Dear Rabbi Fried,
I have fasted on Yom Kippur as long as I can remember and am nostalgic about the bagels and smoked fish break fasts with my late parents and aunts and uncles. Truth be told, I’ve never been uplifted by the fast. I’ve never felt inspired by causing self-inflicted pain and starving myself. I fail to see what it accomplishes or how it makes me a better person. I still have my health, thank God, and plan to fast this year, but would appreciate some inspiration to make it more meaningful.
— Beatrice W.
I’m glad you still have your health! May you continue to enjoy good health this year and many more to come!
If the fast was indeed to cause pain and starve ourselves, I wouldn’t be very inspired to do so either. Furthermore, if the point is to feel pain, why do Jews traditionally wish others to “have an easy fast?” It should rather be “have a miserable fast”! I think we need to reframe the entire concept of the fast on Yom Kippur, which will enable us to view it in a different light.
The source for fasting is in the Torah, which states “But on the 10th day of this (the seventh) month is the Day of Atonement… and you should afflict your souls…” (Vayikra/Leviticus 23:27). “Afflicting” is interpreted by our sages in the Talmud to mean we should fast, hence the mitzvah to fast on Yom Kippur. This, however, needs explanation. The Torah does not say to afflict our bodies, rather our nefashos or souls, through the fasting. This seems strange, as a fast would seem to afflict the body, not the soul. How can we understand this?
The answer is that the affliction is not the fasting itself. The fasting, which enables us to rest for a while from our physical pursuits, merely provides the backdrop to enable us to focus on our souls, which is the real point of the day. When we focus on our souls and how far we may have strayed from the right path, then the soul is afflicted with that realization. Maimonides points out that the mitzvah on Yom Kippur is not “to fast” as with other fast days, rather to “refrain from eating.” When we are on a higher, more spiritual plane, we have the opportunity, indeed the mitzvah, of getting in sync with our souls and seeing how we can better ourselves.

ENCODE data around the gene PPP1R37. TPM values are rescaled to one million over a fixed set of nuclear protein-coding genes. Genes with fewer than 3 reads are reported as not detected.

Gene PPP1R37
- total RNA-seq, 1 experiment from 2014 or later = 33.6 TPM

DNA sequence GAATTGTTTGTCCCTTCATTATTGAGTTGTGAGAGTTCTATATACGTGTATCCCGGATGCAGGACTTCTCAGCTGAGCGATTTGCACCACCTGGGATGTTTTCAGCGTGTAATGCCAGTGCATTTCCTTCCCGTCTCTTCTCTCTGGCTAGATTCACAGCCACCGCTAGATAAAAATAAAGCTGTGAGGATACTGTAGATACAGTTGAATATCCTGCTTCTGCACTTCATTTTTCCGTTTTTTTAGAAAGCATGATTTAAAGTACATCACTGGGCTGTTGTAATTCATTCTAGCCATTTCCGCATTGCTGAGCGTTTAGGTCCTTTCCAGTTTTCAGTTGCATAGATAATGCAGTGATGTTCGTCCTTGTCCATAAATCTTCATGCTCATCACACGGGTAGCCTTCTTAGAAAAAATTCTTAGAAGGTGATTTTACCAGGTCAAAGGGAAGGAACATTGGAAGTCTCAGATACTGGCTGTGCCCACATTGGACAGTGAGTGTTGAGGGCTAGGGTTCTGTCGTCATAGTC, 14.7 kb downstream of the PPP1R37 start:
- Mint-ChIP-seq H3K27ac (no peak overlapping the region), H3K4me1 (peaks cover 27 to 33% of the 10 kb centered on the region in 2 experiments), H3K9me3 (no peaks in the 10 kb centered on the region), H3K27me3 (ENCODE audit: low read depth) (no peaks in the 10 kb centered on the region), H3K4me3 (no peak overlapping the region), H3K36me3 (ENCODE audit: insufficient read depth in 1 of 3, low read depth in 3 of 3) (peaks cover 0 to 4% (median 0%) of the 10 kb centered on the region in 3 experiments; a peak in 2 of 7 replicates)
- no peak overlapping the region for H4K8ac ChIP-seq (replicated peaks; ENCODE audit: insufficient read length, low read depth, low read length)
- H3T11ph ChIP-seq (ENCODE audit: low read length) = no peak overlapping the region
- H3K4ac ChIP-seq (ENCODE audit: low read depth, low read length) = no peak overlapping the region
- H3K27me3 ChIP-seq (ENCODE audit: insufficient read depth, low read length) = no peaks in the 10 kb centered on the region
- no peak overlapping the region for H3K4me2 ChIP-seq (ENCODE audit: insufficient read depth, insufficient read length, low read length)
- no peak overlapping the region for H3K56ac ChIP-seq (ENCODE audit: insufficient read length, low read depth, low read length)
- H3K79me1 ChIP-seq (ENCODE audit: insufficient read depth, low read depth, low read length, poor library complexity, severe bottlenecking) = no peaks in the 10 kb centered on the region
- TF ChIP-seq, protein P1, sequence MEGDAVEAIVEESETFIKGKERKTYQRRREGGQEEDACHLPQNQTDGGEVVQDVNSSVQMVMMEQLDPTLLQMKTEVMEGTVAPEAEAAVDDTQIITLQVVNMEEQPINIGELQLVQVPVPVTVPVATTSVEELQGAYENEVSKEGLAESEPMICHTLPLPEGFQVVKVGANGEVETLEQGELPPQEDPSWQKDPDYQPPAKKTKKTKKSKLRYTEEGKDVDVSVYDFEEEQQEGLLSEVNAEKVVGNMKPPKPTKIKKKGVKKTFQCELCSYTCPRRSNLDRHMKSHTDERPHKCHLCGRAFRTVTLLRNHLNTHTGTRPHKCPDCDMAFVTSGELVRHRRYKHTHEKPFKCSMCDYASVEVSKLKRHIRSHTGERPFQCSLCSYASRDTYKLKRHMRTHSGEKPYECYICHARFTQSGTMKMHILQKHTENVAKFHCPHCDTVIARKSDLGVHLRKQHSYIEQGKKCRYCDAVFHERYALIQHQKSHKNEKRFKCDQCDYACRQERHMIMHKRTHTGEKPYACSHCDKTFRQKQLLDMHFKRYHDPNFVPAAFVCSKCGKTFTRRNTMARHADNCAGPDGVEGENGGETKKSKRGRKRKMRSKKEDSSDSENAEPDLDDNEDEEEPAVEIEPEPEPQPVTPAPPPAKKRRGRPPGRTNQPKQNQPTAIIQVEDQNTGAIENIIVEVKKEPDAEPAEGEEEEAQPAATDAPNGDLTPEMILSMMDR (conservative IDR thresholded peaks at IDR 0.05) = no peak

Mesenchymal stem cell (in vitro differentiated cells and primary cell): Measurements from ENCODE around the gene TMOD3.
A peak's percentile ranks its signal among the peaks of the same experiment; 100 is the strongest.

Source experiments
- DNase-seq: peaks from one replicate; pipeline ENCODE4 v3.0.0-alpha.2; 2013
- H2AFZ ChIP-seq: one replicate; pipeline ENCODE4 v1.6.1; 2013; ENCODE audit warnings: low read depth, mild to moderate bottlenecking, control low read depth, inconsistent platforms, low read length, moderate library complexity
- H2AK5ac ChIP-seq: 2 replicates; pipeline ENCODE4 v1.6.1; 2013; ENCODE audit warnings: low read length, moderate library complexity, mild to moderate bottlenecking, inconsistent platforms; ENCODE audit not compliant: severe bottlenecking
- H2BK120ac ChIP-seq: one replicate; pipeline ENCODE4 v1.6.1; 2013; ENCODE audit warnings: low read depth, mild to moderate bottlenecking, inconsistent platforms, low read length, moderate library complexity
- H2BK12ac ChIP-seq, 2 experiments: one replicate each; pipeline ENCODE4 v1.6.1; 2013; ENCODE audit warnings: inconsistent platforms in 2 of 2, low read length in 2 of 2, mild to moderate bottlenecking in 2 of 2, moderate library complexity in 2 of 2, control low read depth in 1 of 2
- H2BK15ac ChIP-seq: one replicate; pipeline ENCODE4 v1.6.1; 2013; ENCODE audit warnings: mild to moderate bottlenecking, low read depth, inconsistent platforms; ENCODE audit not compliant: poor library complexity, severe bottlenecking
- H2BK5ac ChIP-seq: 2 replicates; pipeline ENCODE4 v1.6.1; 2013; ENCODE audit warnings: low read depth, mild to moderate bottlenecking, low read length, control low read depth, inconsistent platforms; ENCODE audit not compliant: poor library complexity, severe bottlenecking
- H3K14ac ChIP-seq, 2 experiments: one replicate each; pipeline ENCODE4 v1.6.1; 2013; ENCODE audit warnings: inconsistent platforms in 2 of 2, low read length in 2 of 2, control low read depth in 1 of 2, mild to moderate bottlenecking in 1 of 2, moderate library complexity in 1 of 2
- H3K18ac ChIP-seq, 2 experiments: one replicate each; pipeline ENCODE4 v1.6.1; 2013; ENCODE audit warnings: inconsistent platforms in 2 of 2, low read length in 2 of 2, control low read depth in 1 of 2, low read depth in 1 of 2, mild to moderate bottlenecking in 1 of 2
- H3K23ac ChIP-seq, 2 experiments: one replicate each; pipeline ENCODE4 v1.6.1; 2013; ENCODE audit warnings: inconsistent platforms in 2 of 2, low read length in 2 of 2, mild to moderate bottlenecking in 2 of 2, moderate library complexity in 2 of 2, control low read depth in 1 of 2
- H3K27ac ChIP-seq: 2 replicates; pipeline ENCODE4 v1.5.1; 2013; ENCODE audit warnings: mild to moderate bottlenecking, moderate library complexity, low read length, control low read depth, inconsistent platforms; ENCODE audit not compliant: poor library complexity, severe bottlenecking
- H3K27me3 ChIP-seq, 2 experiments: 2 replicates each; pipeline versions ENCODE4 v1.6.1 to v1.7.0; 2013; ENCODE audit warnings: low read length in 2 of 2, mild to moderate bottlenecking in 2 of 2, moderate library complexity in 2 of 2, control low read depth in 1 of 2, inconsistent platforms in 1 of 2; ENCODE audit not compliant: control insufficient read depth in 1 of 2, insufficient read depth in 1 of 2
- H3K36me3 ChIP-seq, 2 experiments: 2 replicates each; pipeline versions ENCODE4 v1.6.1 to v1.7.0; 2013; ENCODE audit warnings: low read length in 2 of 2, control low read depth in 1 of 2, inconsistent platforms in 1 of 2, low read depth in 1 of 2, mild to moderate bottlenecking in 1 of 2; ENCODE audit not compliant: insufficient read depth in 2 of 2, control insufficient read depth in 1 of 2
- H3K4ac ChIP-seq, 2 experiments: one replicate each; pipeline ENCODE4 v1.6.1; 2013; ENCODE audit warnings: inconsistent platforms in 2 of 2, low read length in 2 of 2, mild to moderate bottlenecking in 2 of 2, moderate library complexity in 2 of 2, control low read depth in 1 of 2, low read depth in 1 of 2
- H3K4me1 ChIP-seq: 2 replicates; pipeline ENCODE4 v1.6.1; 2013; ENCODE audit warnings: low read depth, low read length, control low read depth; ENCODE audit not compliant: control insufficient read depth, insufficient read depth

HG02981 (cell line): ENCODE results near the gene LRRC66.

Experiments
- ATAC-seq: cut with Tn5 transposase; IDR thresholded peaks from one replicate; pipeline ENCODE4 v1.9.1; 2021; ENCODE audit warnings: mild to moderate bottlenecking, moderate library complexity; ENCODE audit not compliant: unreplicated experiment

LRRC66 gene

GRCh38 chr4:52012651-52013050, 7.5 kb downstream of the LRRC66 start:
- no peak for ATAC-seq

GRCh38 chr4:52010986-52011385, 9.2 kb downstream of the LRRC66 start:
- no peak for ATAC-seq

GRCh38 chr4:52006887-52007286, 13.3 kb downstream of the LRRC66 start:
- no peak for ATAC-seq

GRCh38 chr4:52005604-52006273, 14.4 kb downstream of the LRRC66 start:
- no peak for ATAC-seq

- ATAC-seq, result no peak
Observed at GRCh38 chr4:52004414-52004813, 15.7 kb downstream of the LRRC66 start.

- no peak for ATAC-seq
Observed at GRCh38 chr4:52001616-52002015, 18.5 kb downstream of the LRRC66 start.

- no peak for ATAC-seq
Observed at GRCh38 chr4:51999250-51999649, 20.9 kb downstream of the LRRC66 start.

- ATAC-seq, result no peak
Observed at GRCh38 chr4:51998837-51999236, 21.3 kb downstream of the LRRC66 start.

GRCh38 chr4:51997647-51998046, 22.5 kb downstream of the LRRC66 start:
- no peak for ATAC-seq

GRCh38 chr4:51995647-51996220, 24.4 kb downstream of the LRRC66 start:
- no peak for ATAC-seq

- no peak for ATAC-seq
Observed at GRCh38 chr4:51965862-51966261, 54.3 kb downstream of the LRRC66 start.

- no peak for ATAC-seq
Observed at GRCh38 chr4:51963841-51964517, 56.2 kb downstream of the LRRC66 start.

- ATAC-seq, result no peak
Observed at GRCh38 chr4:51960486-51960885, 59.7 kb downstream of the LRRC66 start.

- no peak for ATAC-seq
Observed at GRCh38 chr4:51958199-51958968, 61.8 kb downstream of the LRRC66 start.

The mitzvah to “rest” from food and drink also includes desisting from bathing, from wearing leather shoes and from marital relations. All this elevates us to a higher, spiritual world where we can view the world and ourselves from a different vantage point.
My mentor, the late Rabbi S. Wolbe ob”m, once gave us a powerful illustration by which to understand the day of Yom Kippur and its laws. Maimonides, in discussing the final world of reward, says the following: “The World to Come has no eating nor drinking, rather the righteous sitting with their crowns upon their heads, and basking in the glow of the Shechinah (Divine Presence).” This is the feeling one has on Yom Kippur. This holy day is a bit of the next world transposed to this world. On Yom Kippur, by refraining from the mundane pursuits of this world, we are transformed into an angelic state whereby we don’t need to eat, much like the angels above are above eating and derive their sustenance from the glow of the Shechinah. With the closeness we enjoy we can intensely feel any distance from the Shechinah we have caused, and fulfill the mitzvah of teshuvah, or return to God and our true selves.
May you and all the readers have an easy, meaningful fast and be inscribed in the Book of Life for a sweet, happy New Year.
Meaning behind fast
Dear Rabbi Fried,